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  13. It looks like the wavering NO voters have been lied to by the 3 Wise Men from London who came up to Scotland and promised them the earth if they would vote NO and are now trying to wriggle out of their commitments, published in the Daily Rag. A lot of people don’t like change and voting YES was just a step to far for many but to get anything in this life one has to take a chance and this was a chance for Scotland to stand up for its self and not live on the scraps thrown form Westminster. Why should we be tarred with the morals of England who want to fight all over the world but neglect their own countries problems.

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    • ….possibly a more interesting statistic the Telegraph could have researched is how many “No” voters were swayed by the treats of the banking/financial mafia….

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  14. Isobel, indeed it seems the Scottish Parliament does have enough powers to legislate in LVT which, as Andy has written about for ages, is indeed a very good way to raise money (especially locally) to, as you say ‘implement the changes we want.’ By the time politicians at the distant centre work out a strategy that suits them all, we shall indeed have to ask how long do we have to live? Far better to pressurise them into actually implementing laws that will do us good – and LVT would do us good. Politicians are elected and paid by us to do what we want.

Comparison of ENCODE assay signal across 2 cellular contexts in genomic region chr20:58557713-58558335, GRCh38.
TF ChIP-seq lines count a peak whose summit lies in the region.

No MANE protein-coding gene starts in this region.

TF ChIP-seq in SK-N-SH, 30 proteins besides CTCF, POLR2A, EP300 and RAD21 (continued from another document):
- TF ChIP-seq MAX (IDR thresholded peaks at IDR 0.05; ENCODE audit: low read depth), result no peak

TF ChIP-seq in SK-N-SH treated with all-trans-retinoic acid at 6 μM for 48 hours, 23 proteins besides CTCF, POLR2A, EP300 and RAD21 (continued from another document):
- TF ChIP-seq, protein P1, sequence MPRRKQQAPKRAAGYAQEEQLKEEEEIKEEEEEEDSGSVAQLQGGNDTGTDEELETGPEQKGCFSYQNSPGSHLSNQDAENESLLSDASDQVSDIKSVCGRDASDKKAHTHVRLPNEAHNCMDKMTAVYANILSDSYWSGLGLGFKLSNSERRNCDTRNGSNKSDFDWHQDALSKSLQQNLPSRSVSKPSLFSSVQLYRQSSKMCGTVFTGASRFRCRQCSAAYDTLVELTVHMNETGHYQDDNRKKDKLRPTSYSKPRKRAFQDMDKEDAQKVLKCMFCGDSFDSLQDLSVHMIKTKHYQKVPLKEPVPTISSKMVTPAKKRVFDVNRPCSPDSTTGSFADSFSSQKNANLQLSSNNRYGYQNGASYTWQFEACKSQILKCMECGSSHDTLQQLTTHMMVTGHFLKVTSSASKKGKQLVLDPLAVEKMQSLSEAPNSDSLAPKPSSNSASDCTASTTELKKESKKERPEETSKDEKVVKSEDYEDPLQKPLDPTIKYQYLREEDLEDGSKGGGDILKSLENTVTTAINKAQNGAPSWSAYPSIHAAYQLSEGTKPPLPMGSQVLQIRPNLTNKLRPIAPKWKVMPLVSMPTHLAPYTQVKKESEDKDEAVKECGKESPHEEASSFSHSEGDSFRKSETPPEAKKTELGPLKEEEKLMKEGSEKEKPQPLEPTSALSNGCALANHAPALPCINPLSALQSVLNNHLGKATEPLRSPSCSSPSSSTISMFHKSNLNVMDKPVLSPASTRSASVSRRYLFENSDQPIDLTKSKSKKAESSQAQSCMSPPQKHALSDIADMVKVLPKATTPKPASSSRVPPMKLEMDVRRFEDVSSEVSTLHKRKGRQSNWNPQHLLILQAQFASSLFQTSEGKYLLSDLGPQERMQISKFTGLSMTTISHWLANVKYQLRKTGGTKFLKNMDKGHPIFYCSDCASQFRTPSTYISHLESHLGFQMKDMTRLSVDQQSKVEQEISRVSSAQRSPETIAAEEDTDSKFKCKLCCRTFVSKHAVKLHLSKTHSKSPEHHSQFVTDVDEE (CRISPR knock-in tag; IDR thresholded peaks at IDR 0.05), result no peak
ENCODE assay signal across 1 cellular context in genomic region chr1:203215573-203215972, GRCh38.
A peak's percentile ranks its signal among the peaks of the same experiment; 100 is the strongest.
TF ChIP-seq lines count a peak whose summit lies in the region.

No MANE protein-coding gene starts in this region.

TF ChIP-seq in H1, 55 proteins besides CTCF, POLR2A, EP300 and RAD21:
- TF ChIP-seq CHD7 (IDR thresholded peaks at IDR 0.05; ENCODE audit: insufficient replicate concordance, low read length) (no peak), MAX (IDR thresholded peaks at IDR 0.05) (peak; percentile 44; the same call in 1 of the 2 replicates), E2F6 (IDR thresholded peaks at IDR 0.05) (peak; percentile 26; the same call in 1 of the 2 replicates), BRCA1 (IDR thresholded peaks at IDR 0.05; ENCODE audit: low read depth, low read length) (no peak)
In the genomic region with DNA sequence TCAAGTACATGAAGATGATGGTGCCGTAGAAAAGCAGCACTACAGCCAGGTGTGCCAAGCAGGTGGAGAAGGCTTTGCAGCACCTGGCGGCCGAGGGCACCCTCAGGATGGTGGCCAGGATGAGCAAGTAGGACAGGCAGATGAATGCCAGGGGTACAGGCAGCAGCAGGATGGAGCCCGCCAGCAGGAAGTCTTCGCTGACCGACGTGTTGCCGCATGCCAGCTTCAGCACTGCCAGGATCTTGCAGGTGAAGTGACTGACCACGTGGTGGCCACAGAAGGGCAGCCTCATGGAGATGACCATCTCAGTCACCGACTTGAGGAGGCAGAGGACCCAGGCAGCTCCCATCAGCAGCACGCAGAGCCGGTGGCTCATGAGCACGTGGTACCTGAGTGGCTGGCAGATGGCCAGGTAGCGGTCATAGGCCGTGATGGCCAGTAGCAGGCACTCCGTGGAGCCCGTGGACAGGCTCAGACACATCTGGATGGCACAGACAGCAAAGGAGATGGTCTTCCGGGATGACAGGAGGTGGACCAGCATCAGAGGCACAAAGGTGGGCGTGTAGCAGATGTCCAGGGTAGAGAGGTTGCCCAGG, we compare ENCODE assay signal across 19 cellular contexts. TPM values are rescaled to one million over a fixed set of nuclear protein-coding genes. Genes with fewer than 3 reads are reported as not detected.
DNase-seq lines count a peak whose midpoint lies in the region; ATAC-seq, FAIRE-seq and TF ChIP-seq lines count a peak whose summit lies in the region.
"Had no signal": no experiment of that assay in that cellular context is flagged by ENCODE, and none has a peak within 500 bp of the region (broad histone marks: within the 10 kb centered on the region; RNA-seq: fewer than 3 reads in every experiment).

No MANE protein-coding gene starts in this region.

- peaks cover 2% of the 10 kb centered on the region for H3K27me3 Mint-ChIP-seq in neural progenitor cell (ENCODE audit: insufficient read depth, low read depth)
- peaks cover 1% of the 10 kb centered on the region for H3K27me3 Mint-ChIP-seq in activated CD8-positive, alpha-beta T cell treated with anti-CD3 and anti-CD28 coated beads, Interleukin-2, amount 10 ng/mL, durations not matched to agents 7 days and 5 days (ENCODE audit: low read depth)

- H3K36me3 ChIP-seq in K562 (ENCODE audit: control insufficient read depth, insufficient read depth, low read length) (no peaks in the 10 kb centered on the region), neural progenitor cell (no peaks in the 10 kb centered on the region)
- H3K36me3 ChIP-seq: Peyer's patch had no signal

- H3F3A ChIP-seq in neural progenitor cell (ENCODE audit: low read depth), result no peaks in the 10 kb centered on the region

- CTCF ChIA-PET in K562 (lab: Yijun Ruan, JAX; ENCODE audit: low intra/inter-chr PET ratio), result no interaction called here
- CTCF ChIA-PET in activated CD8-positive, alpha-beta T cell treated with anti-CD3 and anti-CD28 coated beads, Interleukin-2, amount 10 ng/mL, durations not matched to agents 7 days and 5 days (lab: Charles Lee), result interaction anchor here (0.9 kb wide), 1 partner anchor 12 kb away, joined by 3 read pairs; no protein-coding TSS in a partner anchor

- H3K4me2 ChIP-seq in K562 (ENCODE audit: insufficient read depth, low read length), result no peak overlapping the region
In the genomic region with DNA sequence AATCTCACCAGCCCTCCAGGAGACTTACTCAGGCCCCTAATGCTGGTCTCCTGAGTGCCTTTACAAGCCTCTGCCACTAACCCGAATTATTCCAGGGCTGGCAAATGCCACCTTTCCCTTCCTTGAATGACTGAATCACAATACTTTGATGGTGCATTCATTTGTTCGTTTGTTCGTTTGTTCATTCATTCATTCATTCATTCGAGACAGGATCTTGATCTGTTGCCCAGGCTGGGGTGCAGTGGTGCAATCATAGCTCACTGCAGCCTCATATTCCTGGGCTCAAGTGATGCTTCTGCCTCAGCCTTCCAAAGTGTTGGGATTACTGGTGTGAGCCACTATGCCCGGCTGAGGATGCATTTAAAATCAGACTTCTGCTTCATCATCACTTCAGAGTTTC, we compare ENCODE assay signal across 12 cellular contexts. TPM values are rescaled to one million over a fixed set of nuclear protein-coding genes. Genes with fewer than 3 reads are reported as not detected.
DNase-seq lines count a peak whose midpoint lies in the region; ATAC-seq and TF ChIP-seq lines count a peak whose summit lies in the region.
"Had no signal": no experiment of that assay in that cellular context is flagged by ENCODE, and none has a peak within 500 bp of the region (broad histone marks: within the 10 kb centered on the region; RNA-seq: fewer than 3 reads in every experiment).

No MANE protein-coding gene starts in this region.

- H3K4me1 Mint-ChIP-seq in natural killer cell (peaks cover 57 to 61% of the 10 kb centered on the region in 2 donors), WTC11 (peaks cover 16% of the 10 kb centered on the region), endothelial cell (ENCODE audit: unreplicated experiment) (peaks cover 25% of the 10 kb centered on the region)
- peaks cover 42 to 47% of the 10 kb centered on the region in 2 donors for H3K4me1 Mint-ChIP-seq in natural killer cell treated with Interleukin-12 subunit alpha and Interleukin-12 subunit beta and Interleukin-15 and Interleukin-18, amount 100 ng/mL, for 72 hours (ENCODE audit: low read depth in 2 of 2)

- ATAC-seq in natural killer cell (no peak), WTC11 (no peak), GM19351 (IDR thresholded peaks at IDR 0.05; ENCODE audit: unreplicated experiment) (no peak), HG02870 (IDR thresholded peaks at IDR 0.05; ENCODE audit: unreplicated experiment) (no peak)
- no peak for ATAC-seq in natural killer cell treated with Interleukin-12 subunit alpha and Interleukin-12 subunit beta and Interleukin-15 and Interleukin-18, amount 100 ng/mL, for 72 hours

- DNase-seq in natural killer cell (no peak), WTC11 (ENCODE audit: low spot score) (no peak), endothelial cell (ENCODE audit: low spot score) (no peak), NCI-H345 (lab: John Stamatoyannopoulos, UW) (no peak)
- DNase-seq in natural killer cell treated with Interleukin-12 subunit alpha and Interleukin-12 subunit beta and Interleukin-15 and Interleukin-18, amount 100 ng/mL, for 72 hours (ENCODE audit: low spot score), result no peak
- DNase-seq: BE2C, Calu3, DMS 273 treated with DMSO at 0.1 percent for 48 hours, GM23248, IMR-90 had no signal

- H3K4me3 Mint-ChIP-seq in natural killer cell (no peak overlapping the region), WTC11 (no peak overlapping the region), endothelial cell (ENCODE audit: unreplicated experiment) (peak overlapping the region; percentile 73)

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  15. Pehaps now the SNP will get on with real change on lvt, land reform etc.

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  16. I received a news letter today from ‘National Collective’ which is relevant to the discussion and I reproduce it below. They don’t mention the BBCs ‘Editor of Propaganda’ Robinson but I’m sure his card is now well and truly marked in Scotland!


    Statement: Why We Won And Why We Will Win

    Dear Stuart,

    We know that you are completely exhausted and utterly heartbroken. We are too.